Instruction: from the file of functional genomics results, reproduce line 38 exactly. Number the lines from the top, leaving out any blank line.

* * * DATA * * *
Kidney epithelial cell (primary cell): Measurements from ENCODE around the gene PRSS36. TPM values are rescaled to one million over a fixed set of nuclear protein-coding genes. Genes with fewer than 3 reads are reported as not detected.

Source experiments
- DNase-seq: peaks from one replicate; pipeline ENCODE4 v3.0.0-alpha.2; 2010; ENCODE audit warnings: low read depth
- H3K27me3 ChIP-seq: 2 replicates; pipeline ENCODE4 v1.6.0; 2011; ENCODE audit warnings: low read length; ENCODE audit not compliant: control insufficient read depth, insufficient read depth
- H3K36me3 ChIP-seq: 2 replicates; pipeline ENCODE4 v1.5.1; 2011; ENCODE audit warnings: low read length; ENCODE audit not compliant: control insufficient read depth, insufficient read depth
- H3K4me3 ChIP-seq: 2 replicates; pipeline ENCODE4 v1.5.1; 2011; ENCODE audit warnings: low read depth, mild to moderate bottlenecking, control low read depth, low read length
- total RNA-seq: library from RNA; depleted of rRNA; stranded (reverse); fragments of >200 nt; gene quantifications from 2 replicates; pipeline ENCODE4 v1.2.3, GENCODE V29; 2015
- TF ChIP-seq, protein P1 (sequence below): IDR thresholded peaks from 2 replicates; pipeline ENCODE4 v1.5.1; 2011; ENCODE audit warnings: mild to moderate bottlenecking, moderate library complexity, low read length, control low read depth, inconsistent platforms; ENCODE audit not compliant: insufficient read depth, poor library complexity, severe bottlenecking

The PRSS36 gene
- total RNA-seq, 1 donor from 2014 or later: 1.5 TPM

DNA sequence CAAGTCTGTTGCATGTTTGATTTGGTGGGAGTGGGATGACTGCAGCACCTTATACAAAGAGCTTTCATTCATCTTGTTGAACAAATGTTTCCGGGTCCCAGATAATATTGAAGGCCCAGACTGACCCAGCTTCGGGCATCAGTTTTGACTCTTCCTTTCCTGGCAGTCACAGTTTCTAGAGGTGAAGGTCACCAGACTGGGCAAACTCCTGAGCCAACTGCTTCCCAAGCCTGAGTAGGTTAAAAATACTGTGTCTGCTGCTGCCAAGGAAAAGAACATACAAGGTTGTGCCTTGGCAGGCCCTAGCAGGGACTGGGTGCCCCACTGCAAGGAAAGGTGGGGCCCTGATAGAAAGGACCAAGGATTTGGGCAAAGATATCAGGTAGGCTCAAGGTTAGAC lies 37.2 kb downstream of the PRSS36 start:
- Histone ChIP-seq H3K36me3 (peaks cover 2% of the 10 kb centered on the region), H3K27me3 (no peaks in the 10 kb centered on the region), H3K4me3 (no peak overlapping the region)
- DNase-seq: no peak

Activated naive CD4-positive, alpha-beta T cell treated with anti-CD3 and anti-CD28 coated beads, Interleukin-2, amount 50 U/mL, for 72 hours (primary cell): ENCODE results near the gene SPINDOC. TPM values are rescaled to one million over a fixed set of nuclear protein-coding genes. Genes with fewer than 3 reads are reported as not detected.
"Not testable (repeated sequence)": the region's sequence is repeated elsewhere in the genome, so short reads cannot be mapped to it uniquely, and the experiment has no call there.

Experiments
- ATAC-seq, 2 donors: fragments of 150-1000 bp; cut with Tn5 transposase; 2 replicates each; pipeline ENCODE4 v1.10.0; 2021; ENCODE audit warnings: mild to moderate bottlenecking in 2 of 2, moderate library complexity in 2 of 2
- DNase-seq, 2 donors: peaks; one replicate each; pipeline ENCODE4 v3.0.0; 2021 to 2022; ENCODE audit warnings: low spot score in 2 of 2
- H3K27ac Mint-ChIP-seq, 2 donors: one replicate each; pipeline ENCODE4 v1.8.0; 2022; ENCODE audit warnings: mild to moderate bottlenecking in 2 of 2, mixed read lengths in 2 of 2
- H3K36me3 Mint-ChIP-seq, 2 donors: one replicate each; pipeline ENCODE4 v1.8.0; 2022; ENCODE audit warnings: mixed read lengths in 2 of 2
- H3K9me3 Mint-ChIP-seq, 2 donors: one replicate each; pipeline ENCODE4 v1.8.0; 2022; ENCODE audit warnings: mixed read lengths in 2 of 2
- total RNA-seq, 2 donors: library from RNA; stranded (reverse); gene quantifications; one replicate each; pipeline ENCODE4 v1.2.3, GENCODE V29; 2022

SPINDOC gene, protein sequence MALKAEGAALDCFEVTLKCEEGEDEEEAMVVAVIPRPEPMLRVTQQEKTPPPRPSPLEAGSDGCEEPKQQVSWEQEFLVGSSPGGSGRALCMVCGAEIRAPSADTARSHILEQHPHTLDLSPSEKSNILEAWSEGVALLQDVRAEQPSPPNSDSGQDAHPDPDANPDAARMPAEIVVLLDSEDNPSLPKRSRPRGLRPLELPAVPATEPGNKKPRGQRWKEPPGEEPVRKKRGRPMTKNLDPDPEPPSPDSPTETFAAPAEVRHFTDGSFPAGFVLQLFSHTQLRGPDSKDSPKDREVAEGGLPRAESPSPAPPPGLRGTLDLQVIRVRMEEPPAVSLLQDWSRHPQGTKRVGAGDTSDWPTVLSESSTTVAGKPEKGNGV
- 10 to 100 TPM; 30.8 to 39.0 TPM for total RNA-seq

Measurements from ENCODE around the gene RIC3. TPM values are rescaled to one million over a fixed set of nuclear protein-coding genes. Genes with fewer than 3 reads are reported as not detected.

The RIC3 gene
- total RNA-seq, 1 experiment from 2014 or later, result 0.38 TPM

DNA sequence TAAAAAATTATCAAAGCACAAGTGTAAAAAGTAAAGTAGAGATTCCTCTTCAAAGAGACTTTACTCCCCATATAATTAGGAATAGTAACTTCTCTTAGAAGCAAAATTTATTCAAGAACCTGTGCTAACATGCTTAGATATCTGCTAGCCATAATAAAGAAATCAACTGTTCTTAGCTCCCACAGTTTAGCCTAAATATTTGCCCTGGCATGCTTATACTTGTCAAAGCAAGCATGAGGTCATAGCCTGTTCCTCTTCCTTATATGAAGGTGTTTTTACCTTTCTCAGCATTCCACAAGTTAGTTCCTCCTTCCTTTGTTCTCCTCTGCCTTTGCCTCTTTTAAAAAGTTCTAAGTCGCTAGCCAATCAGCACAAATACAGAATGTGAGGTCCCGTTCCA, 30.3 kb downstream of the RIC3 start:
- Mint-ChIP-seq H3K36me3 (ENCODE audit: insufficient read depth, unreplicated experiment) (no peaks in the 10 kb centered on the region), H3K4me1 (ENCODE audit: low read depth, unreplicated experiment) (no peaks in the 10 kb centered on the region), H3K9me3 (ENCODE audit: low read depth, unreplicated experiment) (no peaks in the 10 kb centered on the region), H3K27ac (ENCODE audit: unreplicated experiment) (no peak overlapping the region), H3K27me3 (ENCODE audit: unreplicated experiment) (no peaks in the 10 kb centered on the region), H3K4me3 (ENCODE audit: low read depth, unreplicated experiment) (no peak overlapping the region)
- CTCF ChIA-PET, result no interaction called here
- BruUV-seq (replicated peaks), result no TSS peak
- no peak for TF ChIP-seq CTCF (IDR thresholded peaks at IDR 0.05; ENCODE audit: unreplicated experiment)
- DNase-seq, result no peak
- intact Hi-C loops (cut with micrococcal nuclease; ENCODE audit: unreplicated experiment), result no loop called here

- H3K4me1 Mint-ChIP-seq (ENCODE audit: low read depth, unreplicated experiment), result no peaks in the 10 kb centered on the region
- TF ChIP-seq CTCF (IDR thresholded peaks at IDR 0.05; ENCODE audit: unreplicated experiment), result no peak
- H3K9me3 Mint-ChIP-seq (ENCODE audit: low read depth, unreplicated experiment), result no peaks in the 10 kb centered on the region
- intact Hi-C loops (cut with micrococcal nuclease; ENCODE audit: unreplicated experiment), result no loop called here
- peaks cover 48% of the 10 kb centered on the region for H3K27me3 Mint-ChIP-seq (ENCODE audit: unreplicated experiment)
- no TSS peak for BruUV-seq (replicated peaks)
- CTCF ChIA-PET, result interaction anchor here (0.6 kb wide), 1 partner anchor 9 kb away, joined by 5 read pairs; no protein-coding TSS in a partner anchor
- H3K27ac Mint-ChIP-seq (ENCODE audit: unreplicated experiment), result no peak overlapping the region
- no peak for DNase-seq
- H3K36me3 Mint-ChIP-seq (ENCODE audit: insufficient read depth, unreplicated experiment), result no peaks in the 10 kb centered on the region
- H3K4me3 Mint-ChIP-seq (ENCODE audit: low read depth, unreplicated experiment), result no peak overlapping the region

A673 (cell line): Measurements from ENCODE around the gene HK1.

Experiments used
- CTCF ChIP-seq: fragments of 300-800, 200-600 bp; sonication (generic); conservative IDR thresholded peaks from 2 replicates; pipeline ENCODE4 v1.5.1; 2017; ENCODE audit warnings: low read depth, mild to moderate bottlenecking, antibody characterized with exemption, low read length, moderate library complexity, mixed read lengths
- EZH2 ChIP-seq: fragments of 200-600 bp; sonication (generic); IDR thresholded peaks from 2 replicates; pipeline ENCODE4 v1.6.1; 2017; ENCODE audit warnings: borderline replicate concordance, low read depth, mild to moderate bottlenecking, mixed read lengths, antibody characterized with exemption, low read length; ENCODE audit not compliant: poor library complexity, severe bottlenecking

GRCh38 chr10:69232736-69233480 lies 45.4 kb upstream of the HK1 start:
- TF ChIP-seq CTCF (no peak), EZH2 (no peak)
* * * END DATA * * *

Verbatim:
- intact Hi-C loops (cut with micrococcal nuclease; ENCODE audit: unreplicated experiment), result no loop called here